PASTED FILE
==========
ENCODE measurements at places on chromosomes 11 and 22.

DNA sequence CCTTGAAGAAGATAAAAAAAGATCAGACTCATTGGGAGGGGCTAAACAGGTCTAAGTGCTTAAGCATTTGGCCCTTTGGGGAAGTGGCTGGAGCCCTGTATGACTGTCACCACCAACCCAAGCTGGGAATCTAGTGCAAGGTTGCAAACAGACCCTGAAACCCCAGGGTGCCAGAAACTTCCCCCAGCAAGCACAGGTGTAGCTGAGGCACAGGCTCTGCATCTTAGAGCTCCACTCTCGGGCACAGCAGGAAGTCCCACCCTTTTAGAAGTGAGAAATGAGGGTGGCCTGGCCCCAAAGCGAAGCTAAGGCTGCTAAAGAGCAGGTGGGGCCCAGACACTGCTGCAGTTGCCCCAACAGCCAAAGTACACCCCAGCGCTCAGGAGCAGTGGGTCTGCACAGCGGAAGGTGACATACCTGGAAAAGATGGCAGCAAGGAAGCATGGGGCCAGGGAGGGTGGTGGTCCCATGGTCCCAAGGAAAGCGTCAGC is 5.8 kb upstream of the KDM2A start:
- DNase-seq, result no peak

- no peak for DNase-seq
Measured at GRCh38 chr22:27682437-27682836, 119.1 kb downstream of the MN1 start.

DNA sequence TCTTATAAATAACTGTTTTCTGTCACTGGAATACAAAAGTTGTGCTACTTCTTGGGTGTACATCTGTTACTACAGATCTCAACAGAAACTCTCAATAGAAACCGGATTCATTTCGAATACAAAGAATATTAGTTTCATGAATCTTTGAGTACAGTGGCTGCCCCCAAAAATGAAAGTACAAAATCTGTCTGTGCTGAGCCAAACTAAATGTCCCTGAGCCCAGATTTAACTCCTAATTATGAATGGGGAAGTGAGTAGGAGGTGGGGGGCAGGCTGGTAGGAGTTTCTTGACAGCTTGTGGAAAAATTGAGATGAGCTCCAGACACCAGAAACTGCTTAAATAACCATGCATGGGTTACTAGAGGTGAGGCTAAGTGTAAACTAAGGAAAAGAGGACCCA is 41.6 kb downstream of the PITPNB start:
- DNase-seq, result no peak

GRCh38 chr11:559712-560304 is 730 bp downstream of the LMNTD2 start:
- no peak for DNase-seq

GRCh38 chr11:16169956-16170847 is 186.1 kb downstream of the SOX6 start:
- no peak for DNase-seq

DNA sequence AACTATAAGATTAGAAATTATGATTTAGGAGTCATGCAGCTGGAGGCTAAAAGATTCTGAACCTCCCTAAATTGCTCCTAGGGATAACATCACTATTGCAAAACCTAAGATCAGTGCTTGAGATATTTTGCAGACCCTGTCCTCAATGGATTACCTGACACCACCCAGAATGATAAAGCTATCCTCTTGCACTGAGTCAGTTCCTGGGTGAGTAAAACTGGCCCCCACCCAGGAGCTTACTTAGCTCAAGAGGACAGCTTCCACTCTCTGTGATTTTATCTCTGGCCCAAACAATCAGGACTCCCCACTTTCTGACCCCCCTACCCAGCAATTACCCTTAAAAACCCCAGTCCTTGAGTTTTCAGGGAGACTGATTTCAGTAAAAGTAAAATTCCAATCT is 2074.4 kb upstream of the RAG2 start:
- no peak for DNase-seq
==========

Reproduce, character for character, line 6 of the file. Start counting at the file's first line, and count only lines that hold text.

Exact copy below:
DNA sequence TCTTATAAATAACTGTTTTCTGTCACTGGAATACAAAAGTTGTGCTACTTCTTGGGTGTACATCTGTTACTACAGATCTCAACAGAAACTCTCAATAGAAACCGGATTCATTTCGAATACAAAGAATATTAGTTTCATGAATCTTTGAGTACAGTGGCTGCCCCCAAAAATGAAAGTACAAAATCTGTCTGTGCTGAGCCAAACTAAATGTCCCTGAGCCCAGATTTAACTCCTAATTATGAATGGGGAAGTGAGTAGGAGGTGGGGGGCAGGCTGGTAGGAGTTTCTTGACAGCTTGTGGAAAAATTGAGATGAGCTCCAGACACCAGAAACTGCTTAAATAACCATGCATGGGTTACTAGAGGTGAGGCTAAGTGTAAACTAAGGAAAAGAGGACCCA is 41.6 kb downstream of the PITPNB start: